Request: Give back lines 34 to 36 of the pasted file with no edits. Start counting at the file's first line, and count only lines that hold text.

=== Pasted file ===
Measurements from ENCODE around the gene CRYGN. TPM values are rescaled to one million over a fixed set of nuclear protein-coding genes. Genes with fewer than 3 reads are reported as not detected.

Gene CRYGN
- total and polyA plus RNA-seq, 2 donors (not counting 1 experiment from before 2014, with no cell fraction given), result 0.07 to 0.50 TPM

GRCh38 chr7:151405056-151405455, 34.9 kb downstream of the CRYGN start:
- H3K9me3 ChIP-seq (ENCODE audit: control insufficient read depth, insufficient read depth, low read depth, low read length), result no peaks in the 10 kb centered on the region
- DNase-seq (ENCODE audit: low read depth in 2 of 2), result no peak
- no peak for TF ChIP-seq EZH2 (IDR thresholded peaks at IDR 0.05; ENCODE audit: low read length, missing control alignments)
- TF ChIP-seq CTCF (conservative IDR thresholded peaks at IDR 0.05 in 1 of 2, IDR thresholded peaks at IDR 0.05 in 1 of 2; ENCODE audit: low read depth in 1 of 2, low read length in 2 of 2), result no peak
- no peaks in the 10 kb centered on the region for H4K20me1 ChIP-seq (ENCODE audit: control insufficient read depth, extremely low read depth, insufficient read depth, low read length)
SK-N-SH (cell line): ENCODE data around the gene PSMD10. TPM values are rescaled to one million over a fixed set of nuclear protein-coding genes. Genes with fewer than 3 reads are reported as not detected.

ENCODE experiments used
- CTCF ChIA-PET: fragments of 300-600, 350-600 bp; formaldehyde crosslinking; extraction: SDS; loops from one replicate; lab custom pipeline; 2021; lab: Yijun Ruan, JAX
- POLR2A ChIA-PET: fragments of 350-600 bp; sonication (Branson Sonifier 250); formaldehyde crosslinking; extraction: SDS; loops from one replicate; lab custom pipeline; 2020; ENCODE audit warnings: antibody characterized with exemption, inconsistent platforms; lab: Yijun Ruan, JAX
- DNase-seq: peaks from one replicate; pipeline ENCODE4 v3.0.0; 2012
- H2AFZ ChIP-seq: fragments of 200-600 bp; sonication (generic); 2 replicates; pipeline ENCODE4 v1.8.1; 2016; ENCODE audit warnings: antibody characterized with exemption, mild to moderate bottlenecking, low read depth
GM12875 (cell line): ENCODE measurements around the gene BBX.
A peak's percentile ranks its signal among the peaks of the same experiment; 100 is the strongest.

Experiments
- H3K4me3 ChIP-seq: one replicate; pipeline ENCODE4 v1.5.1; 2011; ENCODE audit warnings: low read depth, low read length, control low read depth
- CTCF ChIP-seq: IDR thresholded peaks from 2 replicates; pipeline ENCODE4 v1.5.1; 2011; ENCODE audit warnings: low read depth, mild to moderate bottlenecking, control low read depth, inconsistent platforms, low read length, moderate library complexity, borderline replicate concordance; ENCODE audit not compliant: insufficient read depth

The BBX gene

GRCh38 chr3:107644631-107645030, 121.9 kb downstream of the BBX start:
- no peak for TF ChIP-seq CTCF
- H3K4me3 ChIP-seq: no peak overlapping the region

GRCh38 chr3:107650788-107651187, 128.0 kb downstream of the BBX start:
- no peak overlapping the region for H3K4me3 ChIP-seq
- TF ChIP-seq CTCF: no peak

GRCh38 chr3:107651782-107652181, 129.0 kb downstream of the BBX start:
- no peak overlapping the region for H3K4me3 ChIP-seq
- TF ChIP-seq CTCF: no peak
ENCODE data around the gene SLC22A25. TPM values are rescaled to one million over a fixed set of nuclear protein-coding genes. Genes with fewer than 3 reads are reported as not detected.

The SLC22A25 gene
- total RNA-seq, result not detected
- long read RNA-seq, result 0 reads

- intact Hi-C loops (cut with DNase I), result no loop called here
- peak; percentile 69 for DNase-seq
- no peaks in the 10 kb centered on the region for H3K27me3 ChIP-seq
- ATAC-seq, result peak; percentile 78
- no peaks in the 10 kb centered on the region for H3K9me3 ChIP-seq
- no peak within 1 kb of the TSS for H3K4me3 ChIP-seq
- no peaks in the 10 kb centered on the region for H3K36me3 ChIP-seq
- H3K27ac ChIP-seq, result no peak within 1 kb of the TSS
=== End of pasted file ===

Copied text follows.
- long read RNA-seq, result 0 reads

- intact Hi-C loops (cut with DNase I), result no loop called here
- peak; percentile 69 for DNase-seq